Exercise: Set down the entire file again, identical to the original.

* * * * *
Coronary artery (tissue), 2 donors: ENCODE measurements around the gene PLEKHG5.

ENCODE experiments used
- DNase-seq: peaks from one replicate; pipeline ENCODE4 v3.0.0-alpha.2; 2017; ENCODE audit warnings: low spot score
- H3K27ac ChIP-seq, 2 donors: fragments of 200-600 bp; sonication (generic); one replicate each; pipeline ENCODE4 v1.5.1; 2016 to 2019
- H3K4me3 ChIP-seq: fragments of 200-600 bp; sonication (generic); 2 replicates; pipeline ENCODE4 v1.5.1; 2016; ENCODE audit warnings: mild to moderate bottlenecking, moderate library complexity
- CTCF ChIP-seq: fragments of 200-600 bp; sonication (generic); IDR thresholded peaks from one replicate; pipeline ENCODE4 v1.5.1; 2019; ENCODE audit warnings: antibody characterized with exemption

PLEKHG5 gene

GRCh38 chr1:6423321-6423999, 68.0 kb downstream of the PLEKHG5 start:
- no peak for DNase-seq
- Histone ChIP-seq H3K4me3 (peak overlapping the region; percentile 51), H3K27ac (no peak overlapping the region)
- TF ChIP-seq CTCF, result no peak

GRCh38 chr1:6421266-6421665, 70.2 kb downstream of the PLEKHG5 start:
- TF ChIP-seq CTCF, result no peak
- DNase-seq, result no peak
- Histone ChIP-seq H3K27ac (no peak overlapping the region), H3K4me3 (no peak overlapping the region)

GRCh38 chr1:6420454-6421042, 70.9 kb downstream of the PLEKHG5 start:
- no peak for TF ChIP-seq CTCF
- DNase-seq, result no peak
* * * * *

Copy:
Coronary artery (tissue), 2 donors: ENCODE measurements around the gene PLEKHG5.

ENCODE experiments used
- DNase-seq: peaks from one replicate; pipeline ENCODE4 v3.0.0-alpha.2; 2017; ENCODE audit warnings: low spot score
- H3K27ac ChIP-seq, 2 donors: fragments of 200-600 bp; sonication (generic); one replicate each; pipeline ENCODE4 v1.5.1; 2016 to 2019
- H3K4me3 ChIP-seq: fragments of 200-600 bp; sonication (generic); 2 replicates; pipeline ENCODE4 v1.5.1; 2016; ENCODE audit warnings: mild to moderate bottlenecking, moderate library complexity
- CTCF ChIP-seq: fragments of 200-600 bp; sonication (generic); IDR thresholded peaks from one replicate; pipeline ENCODE4 v1.5.1; 2019; ENCODE audit warnings: antibody characterized with exemption

PLEKHG5 gene

GRCh38 chr1:6423321-6423999, 68.0 kb downstream of the PLEKHG5 start:
- no peak for DNase-seq
- Histone ChIP-seq H3K4me3 (peak overlapping the region; percentile 51), H3K27ac (no peak overlapping the region)
- TF ChIP-seq CTCF, result no peak

GRCh38 chr1:6421266-6421665, 70.2 kb downstream of the PLEKHG5 start:
- TF ChIP-seq CTCF, result no peak
- DNase-seq, result no peak
- Histone ChIP-seq H3K27ac (no peak overlapping the region), H3K4me3 (no peak overlapping the region)

GRCh38 chr1:6420454-6421042, 70.9 kb downstream of the PLEKHG5 start:
- no peak for TF ChIP-seq CTCF
- DNase-seq, result no peak